(g) EIS determination of Regional Administrator. The Regional Director may decide on his/her own to prepare an environmental impact statement. In such case, the Regional Administrator shall forward a notice of intent to prepare the EIS to the Environmental Officer who shall publish such notice in the Federal Register. The notice of intent shall be published before initiation of the scoping process.

[45 FR 41142, June 18, 1980, as amended at 47 FR 13149, Mar. 29, 1982]

§10.10   Preparation of environmental impact statements.

(a) Scoping. After determination that an environmental impact statement will be prepared and publication of the notice of intent, the Regional Administrator will initiate the scoping process in accordance with §1501.7 of the CEQ regulations.

(b) Preparation. Based on the scoping process, the Regional Administrator will begin preparation of the environmental impact statement. Detailed procedures for preparation of the environmental impact statement are provided in part 1502 of the CEQ regulations.

(c) Supplemental Environmental Impact Statements. The Regional Administrator may at any time supplement a draft or final environmental impact statement. The Regional Administrator shall prepare a supplement to either the draft or final environmental impact statement when required under the criteria set forth in §1502.9(2). The Regional Administrator will prepare, circulate, and file a supplement to a statement in the same fashion (exclusive of scoping) as a draft or final statement and will introduce the supplement into their formal administrative record.

(d) Circulation of Environmental Impact Statements. The Regional Administrator shall circulate draft and final environmental impact statements as prescribed in §1502.19 of CEQ regulations. Prior to signing off on a draft or final impact statement, the Regional Administrator shall obtain the approval of the Environmental Officer and OCC.

[45 FR 41142, June 18, 1980, as amended at 47 FR 13149, Mar. 29, 1982]

§10.11   Environmental information.

Interested persons may contact the Environmental Officer or the Regional Administrator for information regarding FEMA's compliance with NEPA.

[45 FR 41142, June 18, 1980, as amended at 47 FR 13149, Mar. 29, 1982]

§10.12   Pre-implementation actions.

(a) Decision-making. The Regional Administrator shall ensure that decisions are made in accordance with the policies and procedures of the Act and that the NEPA process is integrated into the decision-making process. Because of the diversity of FEMA, it is not feasible to describe in this part the decision-making process for each of the various FEMA programs. Proposals and actions may be initiated at any level. Similarly, review and approval authority may be exercised at various levels depending on the nature of the action, available funding, and statutory authority. FEMA offices and administrations shall provide further guidance, commensurate with their programs and organization, for integration of environmental considerations into the decision-making process. The Regional Administrator shall:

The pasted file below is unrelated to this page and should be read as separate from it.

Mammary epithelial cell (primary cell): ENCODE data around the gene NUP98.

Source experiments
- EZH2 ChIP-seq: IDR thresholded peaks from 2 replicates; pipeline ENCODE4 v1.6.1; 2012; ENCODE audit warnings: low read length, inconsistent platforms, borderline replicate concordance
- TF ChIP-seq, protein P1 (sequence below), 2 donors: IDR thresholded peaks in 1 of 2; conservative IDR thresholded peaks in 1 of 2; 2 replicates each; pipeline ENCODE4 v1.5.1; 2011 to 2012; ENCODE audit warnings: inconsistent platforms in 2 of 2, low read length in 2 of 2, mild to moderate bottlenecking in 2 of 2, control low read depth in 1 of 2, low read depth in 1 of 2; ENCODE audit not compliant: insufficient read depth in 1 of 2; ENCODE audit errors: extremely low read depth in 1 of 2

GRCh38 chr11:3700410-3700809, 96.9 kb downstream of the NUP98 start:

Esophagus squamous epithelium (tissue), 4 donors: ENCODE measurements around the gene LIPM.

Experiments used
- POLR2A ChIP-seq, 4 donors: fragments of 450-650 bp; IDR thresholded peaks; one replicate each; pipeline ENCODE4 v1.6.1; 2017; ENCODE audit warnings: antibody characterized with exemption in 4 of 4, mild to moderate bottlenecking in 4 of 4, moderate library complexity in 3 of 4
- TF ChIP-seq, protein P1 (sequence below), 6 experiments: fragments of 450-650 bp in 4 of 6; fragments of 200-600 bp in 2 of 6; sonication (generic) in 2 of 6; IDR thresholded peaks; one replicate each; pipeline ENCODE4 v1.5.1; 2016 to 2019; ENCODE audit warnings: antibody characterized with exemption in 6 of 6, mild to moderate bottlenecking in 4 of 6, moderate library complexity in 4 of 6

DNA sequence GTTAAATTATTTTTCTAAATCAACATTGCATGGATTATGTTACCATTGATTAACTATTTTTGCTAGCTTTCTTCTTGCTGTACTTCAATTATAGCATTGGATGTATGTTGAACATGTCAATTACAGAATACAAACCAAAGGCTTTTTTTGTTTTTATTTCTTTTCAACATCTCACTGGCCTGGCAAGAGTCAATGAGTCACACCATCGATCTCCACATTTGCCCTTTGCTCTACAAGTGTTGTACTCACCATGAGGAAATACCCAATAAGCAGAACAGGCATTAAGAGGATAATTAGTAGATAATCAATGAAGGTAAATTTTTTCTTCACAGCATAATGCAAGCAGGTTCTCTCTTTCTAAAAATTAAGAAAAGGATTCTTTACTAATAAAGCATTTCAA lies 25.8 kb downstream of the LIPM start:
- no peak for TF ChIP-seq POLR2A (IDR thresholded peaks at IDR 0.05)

(1) Consider all relevant environmental documents in evaluating proposals for Agency action;

(2) Make all relevant environmental documents, comments, and responses part of the record in formal rulemaking or adjudicatory proceedings;

(3) Ensure that all relevant environmental documents, comments and responses accompany the proposal through existing Agency review processes;

(4) Consider only those alternatives encompassed by the range of alternatives discussed in the relevant environmental documents when evaluating proposals for Agency action;

(5) Where an EIS has been prepared, consider the specific alternatives analyzed in the EIS when evaluating the proposal which is the subject of the EIS.

(b) Record of decision. In those cases requiring environmental impact statements, the Regional Administrator at the time of his/her decision, or if appropriate, his/her recommendation to Congress, shall prepare a concise public record of that decision. The record of decision is not intended to be an extensive, detailed document for the purpose of justifying the decision. Rather it is a concise document that sets forth the decision and describes the alternatives and relevant factors considered as specified in 40 CFR 1505.2. The record of decision will normally be less than three pages in length.

(c) Mitigation. Throughout the NEPA process, the Regional Administrator shall consider mitigating measures to avoid or minimize environmental harm and, in particular, harm to or within flood plains and wetlands. Mitigation measures or programs will be identified in the environmental impact statement and made available to decision-makers. Mitigation and other conditions established in the environmental impact statement or during its review and committed as part of the decision shall be implemented by the Regional Administrator.

(d) Monitoring. If a Regional Administrator determines that monitoring is applicable for established mitigation, a monitoring program will be adopted to assure the mitigation measures are accomplished. The Regional Administrator shall provide monitoring information, upon request, as specified in 40 CFR 1505.3. This does not, however, include standing or blanket requests for periodic reporting.

§10.13   Emergencies.

In the event of an emergency, the Regional Administrator may be required to take immediate action with significant environmental impact. The Regional Administrator shall notify the Environmental Officer of the emergency action at the earliest possible time so that the Environmental Officer may consult with the Council on Environmental Quality. In no event shall any Regional Administrator delay an emergency action necessary to the preservation of human life for the purpose of complying with the provision of this directive or the CEQ regulations.

[45 FR 41142, June 18, 1980, as amended at 47 FR 13149, Mar. 29, 1982]

§10.14   Flood plains and wetlands.

For any action taken by FEMA in a flood plain or wetland, the provisions of this part are supplemental to, and not instead of, the provisions of the FEMA regulation implementing Executive Order 11988, Flood Plain Management, and Executive Order 11990, Protection of Wetlands (44 CFR part 9).